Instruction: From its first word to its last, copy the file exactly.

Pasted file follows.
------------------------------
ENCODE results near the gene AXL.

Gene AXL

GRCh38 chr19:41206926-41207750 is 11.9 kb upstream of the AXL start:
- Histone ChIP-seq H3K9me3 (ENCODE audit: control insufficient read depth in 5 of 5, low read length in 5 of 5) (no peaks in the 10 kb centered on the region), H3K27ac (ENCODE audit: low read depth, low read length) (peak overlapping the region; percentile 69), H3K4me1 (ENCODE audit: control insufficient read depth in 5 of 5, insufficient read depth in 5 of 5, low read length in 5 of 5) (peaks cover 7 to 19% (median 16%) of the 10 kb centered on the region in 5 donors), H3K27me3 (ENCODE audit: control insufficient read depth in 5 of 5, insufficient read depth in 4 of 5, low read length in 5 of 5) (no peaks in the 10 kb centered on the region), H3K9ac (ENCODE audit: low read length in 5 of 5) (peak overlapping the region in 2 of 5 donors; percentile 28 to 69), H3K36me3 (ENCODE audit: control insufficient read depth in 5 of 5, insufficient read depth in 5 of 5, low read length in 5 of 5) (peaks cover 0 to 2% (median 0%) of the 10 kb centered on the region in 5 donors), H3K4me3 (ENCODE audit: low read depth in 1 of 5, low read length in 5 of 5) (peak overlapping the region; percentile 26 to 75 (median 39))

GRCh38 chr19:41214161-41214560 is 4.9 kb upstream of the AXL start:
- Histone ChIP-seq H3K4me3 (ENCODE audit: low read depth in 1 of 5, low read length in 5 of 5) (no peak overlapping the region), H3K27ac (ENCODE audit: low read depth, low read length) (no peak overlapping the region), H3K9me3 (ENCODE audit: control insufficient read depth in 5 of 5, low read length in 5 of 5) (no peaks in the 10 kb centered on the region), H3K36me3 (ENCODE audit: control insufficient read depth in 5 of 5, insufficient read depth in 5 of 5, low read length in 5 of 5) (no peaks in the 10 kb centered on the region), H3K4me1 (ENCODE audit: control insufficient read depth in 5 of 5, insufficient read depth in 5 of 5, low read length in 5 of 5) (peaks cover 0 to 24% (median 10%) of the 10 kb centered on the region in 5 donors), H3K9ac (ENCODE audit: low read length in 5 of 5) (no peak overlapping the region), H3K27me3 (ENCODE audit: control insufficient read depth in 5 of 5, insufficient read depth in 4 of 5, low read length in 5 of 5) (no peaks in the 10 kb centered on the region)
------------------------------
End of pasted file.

ENCODE results near the gene AXL.

Gene AXL

GRCh38 chr19:41206926-41207750 is 11.9 kb upstream of the AXL start:
- Histone ChIP-seq H3K9me3 (ENCODE audit: control insufficient read depth in 5 of 5, low read length in 5 of 5) (no peaks in the 10 kb centered on the region), H3K27ac (ENCODE audit: low read depth, low read length) (peak overlapping the region; percentile 69), H3K4me1 (ENCODE audit: control insufficient read depth in 5 of 5, insufficient read depth in 5 of 5, low read length in 5 of 5) (peaks cover 7 to 19% (median 16%) of the 10 kb centered on the region in 5 donors), H3K27me3 (ENCODE audit: control insufficient read depth in 5 of 5, insufficient read depth in 4 of 5, low read length in 5 of 5) (no peaks in the 10 kb centered on the region), H3K9ac (ENCODE audit: low read length in 5 of 5) (peak overlapping the region in 2 of 5 donors; percentile 28 to 69), H3K36me3 (ENCODE audit: control insufficient read depth in 5 of 5, insufficient read depth in 5 of 5, low read length in 5 of 5) (peaks cover 0 to 2% (median 0%) of the 10 kb centered on the region in 5 donors), H3K4me3 (ENCODE audit: low read depth in 1 of 5, low read length in 5 of 5) (peak overlapping the region; percentile 26 to 75 (median 39))

GRCh38 chr19:41214161-41214560 is 4.9 kb upstream of the AXL start:
- Histone ChIP-seq H3K4me3 (ENCODE audit: low read depth in 1 of 5, low read length in 5 of 5) (no peak overlapping the region), H3K27ac (ENCODE audit: low read depth, low read length) (no peak overlapping the region), H3K9me3 (ENCODE audit: control insufficient read depth in 5 of 5, low read length in 5 of 5) (no peaks in the 10 kb centered on the region), H3K36me3 (ENCODE audit: control insufficient read depth in 5 of 5, insufficient read depth in 5 of 5, low read length in 5 of 5) (no peaks in the 10 kb centered on the region), H3K4me1 (ENCODE audit: control insufficient read depth in 5 of 5, insufficient read depth in 5 of 5, low read length in 5 of 5) (peaks cover 0 to 24% (median 10%) of the 10 kb centered on the region in 5 donors), H3K9ac (ENCODE audit: low read length in 5 of 5) (no peak overlapping the region), H3K27me3 (ENCODE audit: control insufficient read depth in 5 of 5, insufficient read depth in 4 of 5, low read length in 5 of 5) (no peaks in the 10 kb centered on the region)